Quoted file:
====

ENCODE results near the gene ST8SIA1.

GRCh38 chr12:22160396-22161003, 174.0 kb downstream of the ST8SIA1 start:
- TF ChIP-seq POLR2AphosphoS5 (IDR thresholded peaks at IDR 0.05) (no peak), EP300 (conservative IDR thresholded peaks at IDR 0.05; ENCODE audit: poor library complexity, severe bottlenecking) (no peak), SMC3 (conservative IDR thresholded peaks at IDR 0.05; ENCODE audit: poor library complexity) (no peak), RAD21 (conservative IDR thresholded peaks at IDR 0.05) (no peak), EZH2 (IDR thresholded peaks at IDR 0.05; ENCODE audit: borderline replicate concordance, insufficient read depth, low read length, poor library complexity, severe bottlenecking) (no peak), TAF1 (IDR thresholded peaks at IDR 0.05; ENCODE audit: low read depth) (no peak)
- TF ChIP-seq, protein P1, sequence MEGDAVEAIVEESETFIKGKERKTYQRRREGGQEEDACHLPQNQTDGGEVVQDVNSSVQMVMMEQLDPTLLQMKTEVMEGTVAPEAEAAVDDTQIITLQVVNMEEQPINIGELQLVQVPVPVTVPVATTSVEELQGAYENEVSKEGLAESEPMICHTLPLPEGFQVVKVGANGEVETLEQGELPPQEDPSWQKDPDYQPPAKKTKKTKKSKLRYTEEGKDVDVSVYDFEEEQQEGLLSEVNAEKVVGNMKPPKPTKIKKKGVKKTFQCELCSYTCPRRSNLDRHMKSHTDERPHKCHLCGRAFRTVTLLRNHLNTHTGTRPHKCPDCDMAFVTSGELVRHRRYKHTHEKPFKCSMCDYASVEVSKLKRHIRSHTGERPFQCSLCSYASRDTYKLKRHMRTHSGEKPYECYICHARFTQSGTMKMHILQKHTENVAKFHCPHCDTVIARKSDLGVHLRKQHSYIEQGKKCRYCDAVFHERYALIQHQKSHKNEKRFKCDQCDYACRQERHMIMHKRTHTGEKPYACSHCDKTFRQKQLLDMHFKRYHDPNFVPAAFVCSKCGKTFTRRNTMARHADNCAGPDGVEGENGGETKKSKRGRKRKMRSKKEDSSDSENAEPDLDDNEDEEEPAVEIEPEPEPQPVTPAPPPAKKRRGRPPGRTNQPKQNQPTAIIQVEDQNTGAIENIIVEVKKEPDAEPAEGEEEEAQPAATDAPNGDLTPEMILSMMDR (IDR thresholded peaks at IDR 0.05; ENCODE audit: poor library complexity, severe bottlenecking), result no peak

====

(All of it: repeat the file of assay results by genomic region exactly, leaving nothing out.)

ENCODE results near the gene ST8SIA1.

GRCh38 chr12:22160396-22161003, 174.0 kb downstream of the ST8SIA1 start:
- TF ChIP-seq POLR2AphosphoS5 (IDR thresholded peaks at IDR 0.05) (no peak), EP300 (conservative IDR thresholded peaks at IDR 0.05; ENCODE audit: poor library complexity, severe bottlenecking) (no peak), SMC3 (conservative IDR thresholded peaks at IDR 0.05; ENCODE audit: poor library complexity) (no peak), RAD21 (conservative IDR thresholded peaks at IDR 0.05) (no peak), EZH2 (IDR thresholded peaks at IDR 0.05; ENCODE audit: borderline replicate concordance, insufficient read depth, low read length, poor library complexity, severe bottlenecking) (no peak), TAF1 (IDR thresholded peaks at IDR 0.05; ENCODE audit: low read depth) (no peak)
- TF ChIP-seq, protein P1, sequence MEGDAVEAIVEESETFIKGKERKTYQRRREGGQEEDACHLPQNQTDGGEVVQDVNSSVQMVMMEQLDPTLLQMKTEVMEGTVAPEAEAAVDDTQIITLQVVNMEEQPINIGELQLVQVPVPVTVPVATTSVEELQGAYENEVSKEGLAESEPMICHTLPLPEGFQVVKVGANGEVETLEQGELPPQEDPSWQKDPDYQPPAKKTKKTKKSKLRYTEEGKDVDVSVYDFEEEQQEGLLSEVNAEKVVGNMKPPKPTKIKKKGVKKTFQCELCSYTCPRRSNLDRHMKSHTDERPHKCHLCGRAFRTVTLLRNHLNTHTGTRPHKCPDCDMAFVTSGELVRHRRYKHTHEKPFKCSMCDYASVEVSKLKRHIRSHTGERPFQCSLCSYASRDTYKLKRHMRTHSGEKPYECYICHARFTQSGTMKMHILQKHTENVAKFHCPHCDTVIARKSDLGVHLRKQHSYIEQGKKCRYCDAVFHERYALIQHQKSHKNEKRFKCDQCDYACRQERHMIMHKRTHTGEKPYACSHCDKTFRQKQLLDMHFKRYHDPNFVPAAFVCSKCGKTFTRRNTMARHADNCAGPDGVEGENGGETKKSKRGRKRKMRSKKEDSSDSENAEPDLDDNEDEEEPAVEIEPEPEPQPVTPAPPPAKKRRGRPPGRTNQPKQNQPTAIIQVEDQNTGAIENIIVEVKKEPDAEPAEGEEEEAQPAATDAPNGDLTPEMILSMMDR (IDR thresholded peaks at IDR 0.05; ENCODE audit: poor library complexity, severe bottlenecking), result no peak